Just when you thought things couldn't get any more complicated, you decide to paint your freshly installed stucco and find out that it might not be a good idea to do so. There are some "common knowledge" things that you need to take into consideration before painting new or fresh stucco.
Can I Paint My New Stucco Immediately?
In most cases, you can paint your newly installed stucco after a short waiting period and after using a specialty primer that is suited for the elevated Ph levels of cement based stucco finishes.
If you have an acrylic stucco finish that you are painting, then this will not apply to you and you can go ahead and paint after the product is fully cured (usually between 2-4 days).
Two Factors When Painting Newly Installed Stucco...
There are two main factors that are the most important, in my opinion and these are the cure time of stucco and the Ph levels of the stucco.
Cure Time: The cure time of stucco is important because you want the stucco to be cured somewhat so it has it's strength and allow any shrinkage cracking to occur that is going to occur in the stucco and then remedy those cracks so you don't see them after you paint.
I usually recommend a MINIMUM of 7 days for stucco to cure before painting but a 14 day wait is better and 30 days is the "standard" cure time. After 7 days, the new stucco will have a significant portion of it's strength gained and a lot of the shrinkage cracking will have occurred or started to occur. This time frame also allows any water in the stucco to leave, which is ideal before painting.
Ph Levels: The Ph levels of the new stucco are important too, mainly because of the paint. If the levels are too high, then the paint might have issues with discoloring and even chipping, so color and bonding issues, essentially.
It is important to note that these problems are usually associated with applying a paint coat directly over the stucco and skipping out on a primer coat. This could also happen if you applied a primer that wasn't able to handle the higher Ph levels of the new stucco, so you need to use a primer that is specifically designed to handle these elevated Ph levels.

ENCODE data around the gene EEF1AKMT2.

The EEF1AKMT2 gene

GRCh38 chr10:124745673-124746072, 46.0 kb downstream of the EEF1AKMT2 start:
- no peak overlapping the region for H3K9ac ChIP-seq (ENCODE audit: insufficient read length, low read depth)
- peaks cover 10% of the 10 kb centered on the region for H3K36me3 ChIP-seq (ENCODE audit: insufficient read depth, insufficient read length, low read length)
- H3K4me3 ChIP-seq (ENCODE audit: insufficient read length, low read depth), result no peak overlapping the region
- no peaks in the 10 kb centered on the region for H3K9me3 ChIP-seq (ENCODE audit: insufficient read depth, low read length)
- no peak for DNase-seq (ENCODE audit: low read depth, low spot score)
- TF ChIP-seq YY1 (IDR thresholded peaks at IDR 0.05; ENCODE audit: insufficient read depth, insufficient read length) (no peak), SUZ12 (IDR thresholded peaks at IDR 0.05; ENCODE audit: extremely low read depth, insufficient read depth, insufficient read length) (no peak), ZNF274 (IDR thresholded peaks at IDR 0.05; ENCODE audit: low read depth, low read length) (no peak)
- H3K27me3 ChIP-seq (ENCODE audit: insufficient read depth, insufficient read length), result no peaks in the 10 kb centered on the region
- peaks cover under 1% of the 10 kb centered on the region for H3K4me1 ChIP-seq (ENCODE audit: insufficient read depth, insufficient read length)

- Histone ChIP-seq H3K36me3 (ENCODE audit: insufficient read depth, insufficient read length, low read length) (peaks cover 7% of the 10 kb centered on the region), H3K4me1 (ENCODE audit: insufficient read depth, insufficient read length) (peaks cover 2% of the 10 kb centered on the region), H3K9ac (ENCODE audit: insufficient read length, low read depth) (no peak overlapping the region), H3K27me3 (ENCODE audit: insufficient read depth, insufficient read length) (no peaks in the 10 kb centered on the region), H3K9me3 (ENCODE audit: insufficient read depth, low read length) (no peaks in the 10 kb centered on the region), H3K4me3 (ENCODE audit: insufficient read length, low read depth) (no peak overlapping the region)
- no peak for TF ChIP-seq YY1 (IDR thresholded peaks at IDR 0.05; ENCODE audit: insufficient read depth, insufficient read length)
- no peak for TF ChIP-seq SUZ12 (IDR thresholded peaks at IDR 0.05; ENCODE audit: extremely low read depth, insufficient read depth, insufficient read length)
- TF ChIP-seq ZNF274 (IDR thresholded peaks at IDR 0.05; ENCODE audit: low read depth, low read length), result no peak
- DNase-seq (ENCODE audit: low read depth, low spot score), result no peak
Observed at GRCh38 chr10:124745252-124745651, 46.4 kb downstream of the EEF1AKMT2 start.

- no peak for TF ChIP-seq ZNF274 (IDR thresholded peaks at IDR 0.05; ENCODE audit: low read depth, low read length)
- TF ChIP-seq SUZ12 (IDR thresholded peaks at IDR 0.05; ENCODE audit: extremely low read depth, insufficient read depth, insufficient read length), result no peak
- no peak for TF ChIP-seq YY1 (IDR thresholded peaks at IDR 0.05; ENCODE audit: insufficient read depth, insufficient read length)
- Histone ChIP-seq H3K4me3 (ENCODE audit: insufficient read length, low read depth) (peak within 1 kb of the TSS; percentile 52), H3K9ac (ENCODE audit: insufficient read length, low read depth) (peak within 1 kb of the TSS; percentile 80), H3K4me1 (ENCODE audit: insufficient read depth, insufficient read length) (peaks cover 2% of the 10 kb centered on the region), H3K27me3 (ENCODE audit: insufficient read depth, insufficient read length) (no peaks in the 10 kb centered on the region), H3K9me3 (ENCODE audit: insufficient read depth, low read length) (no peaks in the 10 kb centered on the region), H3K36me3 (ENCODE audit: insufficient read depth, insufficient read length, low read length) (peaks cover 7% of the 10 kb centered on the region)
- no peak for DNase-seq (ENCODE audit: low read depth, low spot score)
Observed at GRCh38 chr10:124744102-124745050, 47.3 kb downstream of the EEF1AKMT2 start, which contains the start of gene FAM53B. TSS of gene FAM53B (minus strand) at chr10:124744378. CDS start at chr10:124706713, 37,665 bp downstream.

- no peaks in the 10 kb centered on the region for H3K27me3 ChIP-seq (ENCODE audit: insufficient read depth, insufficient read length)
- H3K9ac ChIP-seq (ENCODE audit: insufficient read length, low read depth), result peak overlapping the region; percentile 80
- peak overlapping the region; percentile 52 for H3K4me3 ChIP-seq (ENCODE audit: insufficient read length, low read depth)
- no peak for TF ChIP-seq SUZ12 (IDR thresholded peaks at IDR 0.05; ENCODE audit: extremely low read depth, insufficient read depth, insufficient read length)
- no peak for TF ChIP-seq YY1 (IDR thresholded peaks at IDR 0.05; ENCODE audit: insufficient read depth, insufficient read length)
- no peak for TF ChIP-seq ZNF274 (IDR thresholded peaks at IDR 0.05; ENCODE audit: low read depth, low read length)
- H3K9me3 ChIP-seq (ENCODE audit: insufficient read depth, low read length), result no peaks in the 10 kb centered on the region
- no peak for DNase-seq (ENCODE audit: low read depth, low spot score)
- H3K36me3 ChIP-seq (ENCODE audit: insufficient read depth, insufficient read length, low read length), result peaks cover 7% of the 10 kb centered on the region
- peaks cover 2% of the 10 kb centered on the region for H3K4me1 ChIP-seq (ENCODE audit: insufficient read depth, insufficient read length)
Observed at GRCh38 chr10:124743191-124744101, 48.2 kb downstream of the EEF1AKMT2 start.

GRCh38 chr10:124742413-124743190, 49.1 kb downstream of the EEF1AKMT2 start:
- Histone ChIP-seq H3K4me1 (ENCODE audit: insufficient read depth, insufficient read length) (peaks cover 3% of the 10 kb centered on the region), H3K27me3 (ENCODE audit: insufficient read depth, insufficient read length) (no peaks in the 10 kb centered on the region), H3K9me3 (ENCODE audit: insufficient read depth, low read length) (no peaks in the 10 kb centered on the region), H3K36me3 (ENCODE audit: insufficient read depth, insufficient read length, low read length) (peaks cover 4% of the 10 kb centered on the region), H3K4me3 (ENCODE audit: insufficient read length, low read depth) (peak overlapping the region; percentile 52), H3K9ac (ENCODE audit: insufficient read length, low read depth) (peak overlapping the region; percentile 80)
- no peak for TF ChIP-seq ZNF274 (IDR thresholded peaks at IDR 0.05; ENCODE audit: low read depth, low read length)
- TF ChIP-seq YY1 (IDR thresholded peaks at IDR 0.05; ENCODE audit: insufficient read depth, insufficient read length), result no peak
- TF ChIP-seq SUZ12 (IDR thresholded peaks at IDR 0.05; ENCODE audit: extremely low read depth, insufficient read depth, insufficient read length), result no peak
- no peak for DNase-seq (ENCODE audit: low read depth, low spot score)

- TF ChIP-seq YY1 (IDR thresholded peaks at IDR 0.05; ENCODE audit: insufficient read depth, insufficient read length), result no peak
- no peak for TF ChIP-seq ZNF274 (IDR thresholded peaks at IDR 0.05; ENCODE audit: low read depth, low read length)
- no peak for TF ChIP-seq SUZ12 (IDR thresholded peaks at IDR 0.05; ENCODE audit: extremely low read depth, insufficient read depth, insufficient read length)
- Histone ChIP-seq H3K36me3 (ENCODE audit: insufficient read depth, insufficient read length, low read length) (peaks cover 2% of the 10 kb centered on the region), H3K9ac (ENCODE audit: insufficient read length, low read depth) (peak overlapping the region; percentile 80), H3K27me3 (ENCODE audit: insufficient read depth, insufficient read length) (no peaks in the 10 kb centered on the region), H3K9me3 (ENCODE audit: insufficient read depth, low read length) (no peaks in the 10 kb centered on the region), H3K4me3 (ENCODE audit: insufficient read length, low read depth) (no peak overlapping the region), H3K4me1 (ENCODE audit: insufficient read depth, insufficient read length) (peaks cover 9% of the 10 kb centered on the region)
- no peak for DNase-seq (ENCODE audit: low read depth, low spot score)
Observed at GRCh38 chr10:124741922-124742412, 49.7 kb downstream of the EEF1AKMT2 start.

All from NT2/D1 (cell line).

Ideal Cure Times:
I like to recommend a cure time of 30 days before painting because it seems to be a good number in terms of waiting just long enough and waiting too long. Most paint manufacturers will also recommend a 30 day cure time before applying their products, so it seems to work well in that aspect too.
You Can Test The Walls Too...
Like everything else these days, you can obtain a test kit to see what your new stucco is looking like, as far as it's Ph levels go. You can find test kits online from many different places like Amazon, Ebay, etc. and they usually are under $20, so not a huge investment, which is always nice.
Primers That Are Available:
There are many different primers out there that are suitable for stucco Ph levels that are elevated and most of them can handle Ph levels of up to 13. I usually like to use a stucco companies' primer products when I am planning on using an acrylic paint but primers are available from most paint manufacturer's nowadays
Omega Stucco: I like to use Omega's Rapid Prime myself when painting stucco with an acrylic product because it is convenient and I have come to trust their products.
Dunn Edwards: Dunn Edwards has a masonry primer that they refer to as EFF-Stop and is is basically a primer that is designed for cement based finishes of all kinds.
Behr: Behr has a couple of different primers that are designed to cover stucco and other masonry surfaces and I have used their products in the past and really like them.
Kelly Moore: Kelly Moore is another paint manufacturer that has a couple of different products for stucco and masonry that you can see here.
These are just some of the resources I listed and am sure that most paint manufacturer's have their own primers that will tolerate elevated Ph levels. Just do a search for a masonry primer or stucco primer to see more results.
Always read the manufacturer's instructions for their primers. Most will recommend a MINIMUM cure time of 30 days, so keep that in mind.